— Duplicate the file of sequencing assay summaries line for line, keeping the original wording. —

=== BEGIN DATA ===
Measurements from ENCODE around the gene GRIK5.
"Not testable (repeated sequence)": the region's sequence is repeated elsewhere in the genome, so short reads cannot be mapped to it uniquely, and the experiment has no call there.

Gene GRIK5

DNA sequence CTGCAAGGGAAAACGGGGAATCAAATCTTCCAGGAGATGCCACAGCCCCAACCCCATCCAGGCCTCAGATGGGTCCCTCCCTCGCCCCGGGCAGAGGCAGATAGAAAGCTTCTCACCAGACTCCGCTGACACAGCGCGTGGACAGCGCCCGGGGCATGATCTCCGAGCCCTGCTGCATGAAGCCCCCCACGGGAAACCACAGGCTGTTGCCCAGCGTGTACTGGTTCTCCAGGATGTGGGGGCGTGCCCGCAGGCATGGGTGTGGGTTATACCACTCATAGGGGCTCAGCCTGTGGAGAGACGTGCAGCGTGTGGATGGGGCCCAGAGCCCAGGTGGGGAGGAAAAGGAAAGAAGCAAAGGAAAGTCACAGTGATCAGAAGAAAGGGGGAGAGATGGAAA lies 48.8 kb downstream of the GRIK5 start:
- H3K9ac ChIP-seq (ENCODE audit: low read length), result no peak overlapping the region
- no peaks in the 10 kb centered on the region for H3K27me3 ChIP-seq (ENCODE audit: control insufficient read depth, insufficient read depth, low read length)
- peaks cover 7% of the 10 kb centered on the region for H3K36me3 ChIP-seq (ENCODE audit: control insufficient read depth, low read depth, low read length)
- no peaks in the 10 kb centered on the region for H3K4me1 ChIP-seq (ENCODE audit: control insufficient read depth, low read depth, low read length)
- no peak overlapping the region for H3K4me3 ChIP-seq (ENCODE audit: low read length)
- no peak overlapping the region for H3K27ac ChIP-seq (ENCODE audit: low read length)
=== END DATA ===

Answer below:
Measurements from ENCODE around the gene GRIK5.
"Not testable (repeated sequence)": the region's sequence is repeated elsewhere in the genome, so short reads cannot be mapped to it uniquely, and the experiment has no call there.

Gene GRIK5

DNA sequence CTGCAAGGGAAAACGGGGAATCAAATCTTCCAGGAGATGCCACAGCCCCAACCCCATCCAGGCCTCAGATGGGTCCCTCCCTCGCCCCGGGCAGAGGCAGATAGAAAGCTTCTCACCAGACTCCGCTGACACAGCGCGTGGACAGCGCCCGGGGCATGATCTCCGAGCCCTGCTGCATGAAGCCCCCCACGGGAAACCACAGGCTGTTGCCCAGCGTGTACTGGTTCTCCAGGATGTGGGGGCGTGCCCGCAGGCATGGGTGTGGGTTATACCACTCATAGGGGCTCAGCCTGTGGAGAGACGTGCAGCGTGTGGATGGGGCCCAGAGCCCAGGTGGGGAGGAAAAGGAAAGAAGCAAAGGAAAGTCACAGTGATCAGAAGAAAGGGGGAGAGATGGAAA lies 48.8 kb downstream of the GRIK5 start:
- H3K9ac ChIP-seq (ENCODE audit: low read length), result no peak overlapping the region
- no peaks in the 10 kb centered on the region for H3K27me3 ChIP-seq (ENCODE audit: control insufficient read depth, insufficient read depth, low read length)
- peaks cover 7% of the 10 kb centered on the region for H3K36me3 ChIP-seq (ENCODE audit: control insufficient read depth, low read depth, low read length)
- no peaks in the 10 kb centered on the region for H3K4me1 ChIP-seq (ENCODE audit: control insufficient read depth, low read depth, low read length)
- no peak overlapping the region for H3K4me3 ChIP-seq (ENCODE audit: low read length)
- no peak overlapping the region for H3K27ac ChIP-seq (ENCODE audit: low read length)